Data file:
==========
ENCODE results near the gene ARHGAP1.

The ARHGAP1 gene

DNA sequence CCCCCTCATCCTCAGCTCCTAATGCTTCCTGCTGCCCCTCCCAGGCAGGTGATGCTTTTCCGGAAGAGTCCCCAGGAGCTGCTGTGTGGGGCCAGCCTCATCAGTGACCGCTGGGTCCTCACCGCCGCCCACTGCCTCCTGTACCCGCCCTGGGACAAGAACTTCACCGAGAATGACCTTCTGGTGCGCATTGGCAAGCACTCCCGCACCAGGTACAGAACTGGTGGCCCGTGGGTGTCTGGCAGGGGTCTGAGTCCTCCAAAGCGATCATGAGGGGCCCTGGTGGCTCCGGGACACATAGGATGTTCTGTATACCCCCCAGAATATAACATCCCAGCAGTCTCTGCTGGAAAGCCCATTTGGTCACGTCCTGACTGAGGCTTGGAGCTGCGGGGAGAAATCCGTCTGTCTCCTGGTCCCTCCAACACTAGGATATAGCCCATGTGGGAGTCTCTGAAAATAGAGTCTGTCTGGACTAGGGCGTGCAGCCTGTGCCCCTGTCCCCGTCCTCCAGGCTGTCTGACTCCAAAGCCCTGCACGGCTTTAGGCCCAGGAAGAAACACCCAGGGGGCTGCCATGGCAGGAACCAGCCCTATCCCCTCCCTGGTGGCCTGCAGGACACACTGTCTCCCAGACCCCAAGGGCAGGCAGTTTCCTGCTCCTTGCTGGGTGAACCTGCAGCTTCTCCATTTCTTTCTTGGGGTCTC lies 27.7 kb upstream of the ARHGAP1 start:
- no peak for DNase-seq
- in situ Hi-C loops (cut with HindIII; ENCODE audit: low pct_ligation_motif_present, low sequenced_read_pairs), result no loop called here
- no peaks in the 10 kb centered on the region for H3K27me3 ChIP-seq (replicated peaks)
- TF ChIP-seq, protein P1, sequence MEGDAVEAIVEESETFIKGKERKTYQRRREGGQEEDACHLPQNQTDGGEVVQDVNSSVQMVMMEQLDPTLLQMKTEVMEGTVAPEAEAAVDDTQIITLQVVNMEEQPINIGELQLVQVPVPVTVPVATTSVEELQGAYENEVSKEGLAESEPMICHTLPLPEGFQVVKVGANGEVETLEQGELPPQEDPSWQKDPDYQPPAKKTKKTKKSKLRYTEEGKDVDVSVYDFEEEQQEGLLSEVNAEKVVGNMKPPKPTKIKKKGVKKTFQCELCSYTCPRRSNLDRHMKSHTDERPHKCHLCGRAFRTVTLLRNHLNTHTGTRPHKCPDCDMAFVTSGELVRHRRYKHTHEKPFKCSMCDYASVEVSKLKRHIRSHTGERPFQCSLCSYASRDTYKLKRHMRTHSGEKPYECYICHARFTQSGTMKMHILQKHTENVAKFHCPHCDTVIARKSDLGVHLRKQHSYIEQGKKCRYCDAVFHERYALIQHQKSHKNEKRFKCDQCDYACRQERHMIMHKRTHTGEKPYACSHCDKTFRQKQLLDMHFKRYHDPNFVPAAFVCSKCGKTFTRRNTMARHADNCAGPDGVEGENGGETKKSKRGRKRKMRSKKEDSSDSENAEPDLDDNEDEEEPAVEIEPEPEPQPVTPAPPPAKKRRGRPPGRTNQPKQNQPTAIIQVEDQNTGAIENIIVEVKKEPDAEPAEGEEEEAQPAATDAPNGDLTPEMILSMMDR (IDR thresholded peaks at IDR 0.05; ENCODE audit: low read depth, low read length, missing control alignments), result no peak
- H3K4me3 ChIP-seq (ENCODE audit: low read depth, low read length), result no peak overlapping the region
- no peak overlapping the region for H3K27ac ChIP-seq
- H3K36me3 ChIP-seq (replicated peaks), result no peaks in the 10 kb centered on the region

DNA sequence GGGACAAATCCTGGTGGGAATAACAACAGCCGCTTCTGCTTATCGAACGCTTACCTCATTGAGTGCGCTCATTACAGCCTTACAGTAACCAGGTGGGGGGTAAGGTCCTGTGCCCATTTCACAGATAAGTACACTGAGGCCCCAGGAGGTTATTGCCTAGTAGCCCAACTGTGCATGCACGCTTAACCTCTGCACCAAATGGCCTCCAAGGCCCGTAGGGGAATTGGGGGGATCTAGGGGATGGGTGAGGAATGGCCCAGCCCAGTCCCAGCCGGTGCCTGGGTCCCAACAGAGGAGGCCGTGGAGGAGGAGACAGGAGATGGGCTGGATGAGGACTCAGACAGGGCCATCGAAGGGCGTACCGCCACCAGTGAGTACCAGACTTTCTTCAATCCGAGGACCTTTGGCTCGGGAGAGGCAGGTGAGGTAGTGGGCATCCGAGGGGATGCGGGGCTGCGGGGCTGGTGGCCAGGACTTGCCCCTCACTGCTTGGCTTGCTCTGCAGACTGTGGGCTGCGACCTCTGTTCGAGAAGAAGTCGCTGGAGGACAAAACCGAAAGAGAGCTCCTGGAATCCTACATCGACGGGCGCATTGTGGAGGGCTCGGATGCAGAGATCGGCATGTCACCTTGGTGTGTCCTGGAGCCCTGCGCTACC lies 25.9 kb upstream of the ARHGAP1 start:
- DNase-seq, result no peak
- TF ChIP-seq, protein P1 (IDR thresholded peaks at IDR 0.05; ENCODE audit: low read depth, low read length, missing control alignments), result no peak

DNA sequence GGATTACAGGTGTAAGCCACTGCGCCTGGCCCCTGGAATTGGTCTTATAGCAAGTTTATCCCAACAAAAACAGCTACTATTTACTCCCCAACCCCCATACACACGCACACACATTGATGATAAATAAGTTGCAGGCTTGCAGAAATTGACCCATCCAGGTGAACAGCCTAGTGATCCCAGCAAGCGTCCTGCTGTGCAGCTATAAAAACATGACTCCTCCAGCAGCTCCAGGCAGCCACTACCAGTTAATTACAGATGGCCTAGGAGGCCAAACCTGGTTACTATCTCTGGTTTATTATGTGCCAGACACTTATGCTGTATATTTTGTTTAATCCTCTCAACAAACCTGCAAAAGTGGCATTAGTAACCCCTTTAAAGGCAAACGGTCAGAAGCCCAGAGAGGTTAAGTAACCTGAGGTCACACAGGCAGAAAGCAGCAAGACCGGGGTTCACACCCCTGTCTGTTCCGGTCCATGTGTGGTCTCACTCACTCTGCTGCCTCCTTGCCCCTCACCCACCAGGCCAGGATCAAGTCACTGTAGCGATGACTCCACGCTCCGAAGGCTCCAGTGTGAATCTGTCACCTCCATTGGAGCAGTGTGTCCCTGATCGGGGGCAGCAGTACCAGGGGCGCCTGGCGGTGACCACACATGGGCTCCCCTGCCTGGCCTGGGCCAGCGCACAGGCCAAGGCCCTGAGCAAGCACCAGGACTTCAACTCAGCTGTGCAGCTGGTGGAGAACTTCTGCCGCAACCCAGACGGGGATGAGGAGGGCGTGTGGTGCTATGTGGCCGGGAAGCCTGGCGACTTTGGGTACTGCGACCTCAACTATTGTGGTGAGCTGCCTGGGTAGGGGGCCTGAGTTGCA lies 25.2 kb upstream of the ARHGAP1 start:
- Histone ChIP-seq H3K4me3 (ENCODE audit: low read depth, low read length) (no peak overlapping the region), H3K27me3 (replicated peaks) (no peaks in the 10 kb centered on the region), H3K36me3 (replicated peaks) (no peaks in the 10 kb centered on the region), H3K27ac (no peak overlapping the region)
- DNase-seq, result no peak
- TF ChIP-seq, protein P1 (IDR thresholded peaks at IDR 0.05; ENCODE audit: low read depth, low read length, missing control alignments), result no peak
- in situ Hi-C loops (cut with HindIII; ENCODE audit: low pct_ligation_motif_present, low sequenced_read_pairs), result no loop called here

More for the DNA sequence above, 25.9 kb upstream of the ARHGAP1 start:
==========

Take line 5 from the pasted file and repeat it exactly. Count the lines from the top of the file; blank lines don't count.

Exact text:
- in situ Hi-C loops (cut with HindIII; ENCODE audit: low pct_ligation_motif_present, low sequenced_read_pairs), result no loop called here